One of my favorite movies is The Shawshank Redemption.  It’s the story of a man named Andy Dufresne who is convicted of murder in 1947 and sent to serve a double life sentence at a maximum security penitentiary in the state of Maine.  As it follows Andy’s experiences with friends and foes, the movie presents a bleak view of life in prison in the 40’s and 50’s (including a couple of disturbing scenes) and demonstrates in a very tangible way how difficult it is to maintain hope in such dire circumstances.  For me, one of the most powerful parts of the movie involves a loveable old inmate named Brooks Hatlen.  Brooks has been in Shawshank for 50 years – almost his entire life.  He is the prison librarian, and it’s hard not to like him.  Part way through the movie Brooks gets the amazing news that he is about to be paroled.  After spending all his long years in this prison, he is finally going to taste freedom.  So how does he respond?  Does he celebrate and dance about the prison yard?  Does he rush to pack his bags?  No, Brooks Hatlen panics.  Brooks Hatlen is scared spitless.  Why?  Because prison is all Brooks Hatlen has ever known.

Like every other inmate, Brooks came to Shawshank against his will.  He hated the bars.  He hated the food.  He hated the company.  Most of all he hated the confinement.  But as days turned into decades, things changed.  What he used to despise became acceptable.  Discomfort became comfortable.  The idea of freedom was foreign.  Hope was irrelevant.  Prison had simply become ‘home’.   Freedom was for someone else.  Brooks Hatlen had become ‘institutionalized’.  When Brooks was finally released from prison, all he could do was think of ways to get arrested so that he could return.

As insane as that seems, we are not so different.

About three years ago I was finally ‘paroled’ from the prison of my desert.  I tasted hope for the first time in years and it was sweet.  I left the bitter cold of a long winter and felt the sunshine of freedom on my face.  But with my transition came feelings of uncertainty.  My newfound freedom felt strange.  My spirit had learned to be jaded, and at times my fledgling hope seemed foolish and naïve.  There was so much to risk outside of my prison cell.  At least in there I knew where I stood.  I was suffocating in the stale air of my confinement, but I had learned how to live on minimal oxygen.  To step into freedom involves the possibility of failure.  My dreams had been crushed before.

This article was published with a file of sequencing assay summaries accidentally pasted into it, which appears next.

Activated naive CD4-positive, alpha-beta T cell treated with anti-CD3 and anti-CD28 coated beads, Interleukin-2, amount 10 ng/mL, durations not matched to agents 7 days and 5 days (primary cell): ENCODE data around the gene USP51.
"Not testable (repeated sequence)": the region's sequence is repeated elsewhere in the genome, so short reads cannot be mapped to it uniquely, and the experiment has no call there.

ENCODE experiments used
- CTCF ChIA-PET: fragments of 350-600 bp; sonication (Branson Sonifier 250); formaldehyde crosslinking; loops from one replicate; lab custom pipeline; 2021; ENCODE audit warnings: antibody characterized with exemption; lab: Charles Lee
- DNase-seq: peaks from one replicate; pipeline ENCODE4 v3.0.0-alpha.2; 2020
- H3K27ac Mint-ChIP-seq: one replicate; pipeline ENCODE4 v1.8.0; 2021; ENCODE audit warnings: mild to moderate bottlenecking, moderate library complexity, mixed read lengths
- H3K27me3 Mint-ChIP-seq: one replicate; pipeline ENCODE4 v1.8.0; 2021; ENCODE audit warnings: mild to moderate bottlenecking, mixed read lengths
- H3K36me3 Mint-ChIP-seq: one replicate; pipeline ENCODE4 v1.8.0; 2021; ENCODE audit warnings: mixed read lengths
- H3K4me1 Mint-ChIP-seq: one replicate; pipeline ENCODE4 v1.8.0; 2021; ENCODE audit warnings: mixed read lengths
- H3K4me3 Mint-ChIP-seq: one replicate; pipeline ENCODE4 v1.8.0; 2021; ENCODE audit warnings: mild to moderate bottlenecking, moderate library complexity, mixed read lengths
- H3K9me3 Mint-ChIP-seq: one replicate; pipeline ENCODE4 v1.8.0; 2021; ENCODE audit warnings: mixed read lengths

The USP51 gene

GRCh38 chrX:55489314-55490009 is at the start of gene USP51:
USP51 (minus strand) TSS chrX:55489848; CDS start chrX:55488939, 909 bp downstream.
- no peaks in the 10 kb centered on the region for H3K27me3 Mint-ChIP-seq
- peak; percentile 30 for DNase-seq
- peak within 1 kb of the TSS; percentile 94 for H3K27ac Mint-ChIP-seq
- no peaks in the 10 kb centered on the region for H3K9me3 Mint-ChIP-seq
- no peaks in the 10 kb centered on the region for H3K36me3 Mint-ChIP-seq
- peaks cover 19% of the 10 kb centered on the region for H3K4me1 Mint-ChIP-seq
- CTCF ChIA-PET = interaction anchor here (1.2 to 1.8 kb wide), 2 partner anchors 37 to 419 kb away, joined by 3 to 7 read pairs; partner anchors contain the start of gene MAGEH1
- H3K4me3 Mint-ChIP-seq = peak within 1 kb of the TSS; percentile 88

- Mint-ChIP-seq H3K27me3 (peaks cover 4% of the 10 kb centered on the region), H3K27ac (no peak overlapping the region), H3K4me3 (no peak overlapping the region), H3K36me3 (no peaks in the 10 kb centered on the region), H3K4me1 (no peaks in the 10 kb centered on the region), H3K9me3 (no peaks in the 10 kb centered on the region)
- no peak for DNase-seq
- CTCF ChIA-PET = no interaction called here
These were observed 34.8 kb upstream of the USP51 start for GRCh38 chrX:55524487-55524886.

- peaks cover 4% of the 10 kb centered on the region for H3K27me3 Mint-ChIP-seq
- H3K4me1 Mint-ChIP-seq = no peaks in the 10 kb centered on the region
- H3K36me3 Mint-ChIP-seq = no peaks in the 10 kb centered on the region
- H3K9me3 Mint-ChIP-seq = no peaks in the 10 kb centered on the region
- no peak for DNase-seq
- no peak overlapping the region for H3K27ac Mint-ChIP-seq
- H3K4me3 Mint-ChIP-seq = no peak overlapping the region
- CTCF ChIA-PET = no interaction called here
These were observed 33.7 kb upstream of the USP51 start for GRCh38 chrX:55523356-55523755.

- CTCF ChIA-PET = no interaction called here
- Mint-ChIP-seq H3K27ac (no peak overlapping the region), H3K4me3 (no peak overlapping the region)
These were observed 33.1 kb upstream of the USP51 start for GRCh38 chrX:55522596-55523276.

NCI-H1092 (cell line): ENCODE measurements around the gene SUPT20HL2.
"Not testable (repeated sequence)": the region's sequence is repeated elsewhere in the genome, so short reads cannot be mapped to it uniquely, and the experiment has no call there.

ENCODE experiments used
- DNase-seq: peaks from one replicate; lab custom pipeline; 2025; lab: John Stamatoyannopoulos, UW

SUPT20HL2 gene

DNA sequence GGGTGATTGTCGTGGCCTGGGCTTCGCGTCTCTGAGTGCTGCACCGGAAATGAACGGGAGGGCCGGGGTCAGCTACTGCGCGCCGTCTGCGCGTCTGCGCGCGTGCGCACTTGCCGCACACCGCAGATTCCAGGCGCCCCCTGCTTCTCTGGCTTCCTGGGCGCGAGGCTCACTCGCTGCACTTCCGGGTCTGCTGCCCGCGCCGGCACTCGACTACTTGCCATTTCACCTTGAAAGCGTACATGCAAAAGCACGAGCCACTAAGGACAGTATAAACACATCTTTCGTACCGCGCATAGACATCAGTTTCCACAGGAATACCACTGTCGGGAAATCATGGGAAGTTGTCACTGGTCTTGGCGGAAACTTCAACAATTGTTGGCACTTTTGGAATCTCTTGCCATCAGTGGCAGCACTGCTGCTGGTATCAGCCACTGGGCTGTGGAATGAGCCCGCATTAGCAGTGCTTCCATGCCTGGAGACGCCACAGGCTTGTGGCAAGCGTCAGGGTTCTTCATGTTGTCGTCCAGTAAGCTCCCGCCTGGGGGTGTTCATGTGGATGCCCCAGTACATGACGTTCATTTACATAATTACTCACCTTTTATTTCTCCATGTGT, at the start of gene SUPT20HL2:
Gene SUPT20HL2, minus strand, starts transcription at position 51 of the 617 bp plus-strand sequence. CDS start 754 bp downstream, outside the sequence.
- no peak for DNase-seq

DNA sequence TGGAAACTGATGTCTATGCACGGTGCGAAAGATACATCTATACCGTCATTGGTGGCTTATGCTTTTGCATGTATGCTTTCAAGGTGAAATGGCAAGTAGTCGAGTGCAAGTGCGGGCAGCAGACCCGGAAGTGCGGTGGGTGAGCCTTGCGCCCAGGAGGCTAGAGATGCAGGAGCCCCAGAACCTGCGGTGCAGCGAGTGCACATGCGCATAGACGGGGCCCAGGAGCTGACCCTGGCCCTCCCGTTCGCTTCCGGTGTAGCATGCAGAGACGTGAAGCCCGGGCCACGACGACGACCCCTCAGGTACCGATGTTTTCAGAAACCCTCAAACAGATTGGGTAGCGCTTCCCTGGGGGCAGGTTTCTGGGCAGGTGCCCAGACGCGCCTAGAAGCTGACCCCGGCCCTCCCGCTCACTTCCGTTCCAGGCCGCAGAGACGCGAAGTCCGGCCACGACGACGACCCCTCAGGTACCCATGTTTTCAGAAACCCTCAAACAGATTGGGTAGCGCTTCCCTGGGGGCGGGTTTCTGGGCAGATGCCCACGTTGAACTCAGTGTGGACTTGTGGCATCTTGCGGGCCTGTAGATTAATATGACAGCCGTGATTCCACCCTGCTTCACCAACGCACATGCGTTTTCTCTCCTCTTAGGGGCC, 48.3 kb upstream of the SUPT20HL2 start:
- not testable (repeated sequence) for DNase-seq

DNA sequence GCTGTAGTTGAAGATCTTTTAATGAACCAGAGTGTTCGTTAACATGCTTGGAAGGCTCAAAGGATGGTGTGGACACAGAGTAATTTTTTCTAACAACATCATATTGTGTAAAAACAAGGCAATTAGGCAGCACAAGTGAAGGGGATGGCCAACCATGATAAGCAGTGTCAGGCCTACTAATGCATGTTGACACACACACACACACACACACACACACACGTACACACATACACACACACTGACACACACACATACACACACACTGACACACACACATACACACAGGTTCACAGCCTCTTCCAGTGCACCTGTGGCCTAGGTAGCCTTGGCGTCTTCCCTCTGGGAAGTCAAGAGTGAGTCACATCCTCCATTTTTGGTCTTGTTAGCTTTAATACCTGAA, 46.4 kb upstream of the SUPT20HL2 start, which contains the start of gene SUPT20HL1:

A few months ago I met with a very dear friend who speaks into my life with love and authority and he challenged me about leaving my prison behind.  He pointed out that when David left the cave where he had been hiding from his enemies, he left the cave for good.  He did not go back.  “Tim, you have tasted freedom.  Now you must live there.”

My exit from prison has at times been a hesitant one.  But I must come out.  Fully.  And I must not return.  There is only death there.

Are you in prison?  How long have you been there?  Are you becoming ‘institutionalized’?  If that is your story, I plead with you to find help and fight through.  You were made for more.  Discouragement is not where you belong.  Depression is not your inheritance.  ‘Imprisoned’ does not define you.

You were made to be free.



Posted On
Jun 05, 2011
Posted By
Alain Caron

This entry feels to me like a milestone in your journey. You’re a great inspiration!

Posted On
Jun 06, 2011
Posted By

Something I really needed to hear right now. So many things just make me want to retreat farther into my prison rather than even remotely try to get out.

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